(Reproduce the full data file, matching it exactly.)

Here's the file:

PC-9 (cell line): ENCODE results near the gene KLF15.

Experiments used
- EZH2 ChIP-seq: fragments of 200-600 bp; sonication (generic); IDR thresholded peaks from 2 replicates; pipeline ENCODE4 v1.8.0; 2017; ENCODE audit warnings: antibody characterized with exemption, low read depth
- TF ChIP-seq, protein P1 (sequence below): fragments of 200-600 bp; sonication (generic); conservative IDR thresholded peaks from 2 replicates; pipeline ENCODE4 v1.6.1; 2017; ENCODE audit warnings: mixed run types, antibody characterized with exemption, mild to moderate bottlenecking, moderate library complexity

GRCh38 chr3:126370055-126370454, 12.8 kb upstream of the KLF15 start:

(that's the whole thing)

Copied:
PC-9 (cell line): ENCODE results near the gene KLF15.

Experiments used
- EZH2 ChIP-seq: fragments of 200-600 bp; sonication (generic); IDR thresholded peaks from 2 replicates; pipeline ENCODE4 v1.8.0; 2017; ENCODE audit warnings: antibody characterized with exemption, low read depth
- TF ChIP-seq, protein P1 (sequence below): fragments of 200-600 bp; sonication (generic); conservative IDR thresholded peaks from 2 replicates; pipeline ENCODE4 v1.6.1; 2017; ENCODE audit warnings: mixed run types, antibody characterized with exemption, mild to moderate bottlenecking, moderate library complexity

GRCh38 chr3:126370055-126370454, 12.8 kb upstream of the KLF15 start: